1 3/4 stars
I never understood why monsters would constantly attack Japan. The poor citizens were caught on film as they screamed and ran away from creatures, who had names like Godzilla, Rodan and Mothra. At the age where I would soon realize those horrible monsters were actually humans dressed in costumes; I could be found sitting on the floor in front of our console television, mesmerized by those massive creatures of destruction. Even today I can still hear Godzilla’s roar just before flames would shoot out of his mouth. Writer and director Guillermo del Toro (Pan’s Labyrinth, The Devil’s Backbone) has created a beautiful tribute to those old classic movies with this science fiction film. In the fine tradition of Japanese director Ishiro Honda (Godzilla, All Monsters Attack) and American visual effects creator Ray Harryhausen (Jason and the Argonauts, The 7th Voyage of Sinbad), Guillermo honored these 2 men with this visual masterpiece. Earth had been fighting a war against alien beings called the Kaiju (Japanese for strange creature). To combat the massive beings, the government created colossal robots called Jaegers (German for hunters), that were each synched with 2 pilots that were mentally connected. Under the command of Stacker Pentecost, played by Idris Elba (Prometheus, Thor), it appeared the Kaiju were learning to adapt with each battle. Cast in the starring role of Raleigh Becket was Charlie Hunnam (Children of Men, Sons of Anarchy-TV). This was not the best choice because he lacked screen presence. Compare him to Idris or Rinko Kikuchi (Norwegian Wood, The Brothers Bloom) as Mako Mori and you will see what I mean. Details were spent on the special effects and the fight scenes. The monsters were certainly imaginative; but I found myself drawn more to the robots. What was weak for me was the story, particularly some of the cheesy dialog. It did not help having the overly dramatic music accompanying several scenes. I hope they will make a sequel because there were parts to this film that verged on greatness. It just came up a little short in becoming one heck of an exciting thrill ride movie for me. Move over Godzilla, there is a new beast in town. Stay through the first set of credits at least.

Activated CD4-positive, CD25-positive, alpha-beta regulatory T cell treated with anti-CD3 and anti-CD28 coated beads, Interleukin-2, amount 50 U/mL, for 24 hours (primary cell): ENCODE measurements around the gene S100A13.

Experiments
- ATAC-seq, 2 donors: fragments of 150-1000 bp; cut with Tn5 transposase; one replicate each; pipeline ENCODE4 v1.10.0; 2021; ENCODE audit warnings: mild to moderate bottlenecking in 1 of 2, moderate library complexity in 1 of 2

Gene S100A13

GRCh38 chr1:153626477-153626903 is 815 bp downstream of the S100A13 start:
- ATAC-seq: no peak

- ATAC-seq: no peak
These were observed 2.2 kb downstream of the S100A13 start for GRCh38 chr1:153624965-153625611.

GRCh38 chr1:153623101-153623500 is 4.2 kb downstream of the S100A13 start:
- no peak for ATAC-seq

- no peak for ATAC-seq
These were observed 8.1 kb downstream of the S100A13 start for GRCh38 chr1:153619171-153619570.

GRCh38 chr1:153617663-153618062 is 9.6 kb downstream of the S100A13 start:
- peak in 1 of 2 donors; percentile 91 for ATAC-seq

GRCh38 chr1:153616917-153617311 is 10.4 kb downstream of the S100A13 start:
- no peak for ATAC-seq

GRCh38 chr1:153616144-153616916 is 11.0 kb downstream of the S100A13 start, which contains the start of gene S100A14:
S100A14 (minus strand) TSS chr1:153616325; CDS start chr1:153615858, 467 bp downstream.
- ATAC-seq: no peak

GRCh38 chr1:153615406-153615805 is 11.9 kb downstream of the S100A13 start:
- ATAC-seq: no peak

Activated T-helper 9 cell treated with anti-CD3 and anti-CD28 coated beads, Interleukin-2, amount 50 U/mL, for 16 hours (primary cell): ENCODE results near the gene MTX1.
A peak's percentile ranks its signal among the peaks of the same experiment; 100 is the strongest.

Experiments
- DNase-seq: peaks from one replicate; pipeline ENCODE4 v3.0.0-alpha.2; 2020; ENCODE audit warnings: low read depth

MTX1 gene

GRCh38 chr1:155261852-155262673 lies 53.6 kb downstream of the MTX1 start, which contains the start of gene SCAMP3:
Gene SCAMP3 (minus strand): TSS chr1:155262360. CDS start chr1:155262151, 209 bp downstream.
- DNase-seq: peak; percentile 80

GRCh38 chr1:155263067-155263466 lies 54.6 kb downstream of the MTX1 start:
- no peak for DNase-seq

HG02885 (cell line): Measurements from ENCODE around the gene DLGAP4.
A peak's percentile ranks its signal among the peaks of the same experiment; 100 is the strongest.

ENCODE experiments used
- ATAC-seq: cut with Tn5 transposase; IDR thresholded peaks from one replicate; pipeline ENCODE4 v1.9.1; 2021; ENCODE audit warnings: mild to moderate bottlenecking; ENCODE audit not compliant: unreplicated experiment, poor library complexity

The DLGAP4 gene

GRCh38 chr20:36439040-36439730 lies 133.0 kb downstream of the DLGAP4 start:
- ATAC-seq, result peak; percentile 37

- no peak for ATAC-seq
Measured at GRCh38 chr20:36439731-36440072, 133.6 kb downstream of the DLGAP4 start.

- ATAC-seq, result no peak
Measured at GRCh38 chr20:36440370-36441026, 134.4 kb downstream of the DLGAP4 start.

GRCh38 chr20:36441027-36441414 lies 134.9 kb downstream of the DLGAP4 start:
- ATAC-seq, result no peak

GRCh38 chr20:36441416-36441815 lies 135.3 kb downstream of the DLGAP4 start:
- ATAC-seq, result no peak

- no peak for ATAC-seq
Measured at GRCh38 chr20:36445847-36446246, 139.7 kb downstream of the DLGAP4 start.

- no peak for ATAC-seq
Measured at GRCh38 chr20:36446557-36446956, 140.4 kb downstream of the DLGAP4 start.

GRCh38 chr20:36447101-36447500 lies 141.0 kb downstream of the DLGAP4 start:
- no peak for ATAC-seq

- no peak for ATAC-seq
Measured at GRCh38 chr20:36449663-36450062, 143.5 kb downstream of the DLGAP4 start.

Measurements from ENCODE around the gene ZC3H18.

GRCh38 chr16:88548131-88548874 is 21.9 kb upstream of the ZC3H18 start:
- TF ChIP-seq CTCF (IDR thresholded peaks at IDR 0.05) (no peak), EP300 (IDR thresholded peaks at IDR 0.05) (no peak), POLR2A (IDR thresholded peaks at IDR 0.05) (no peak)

2 3/4 stars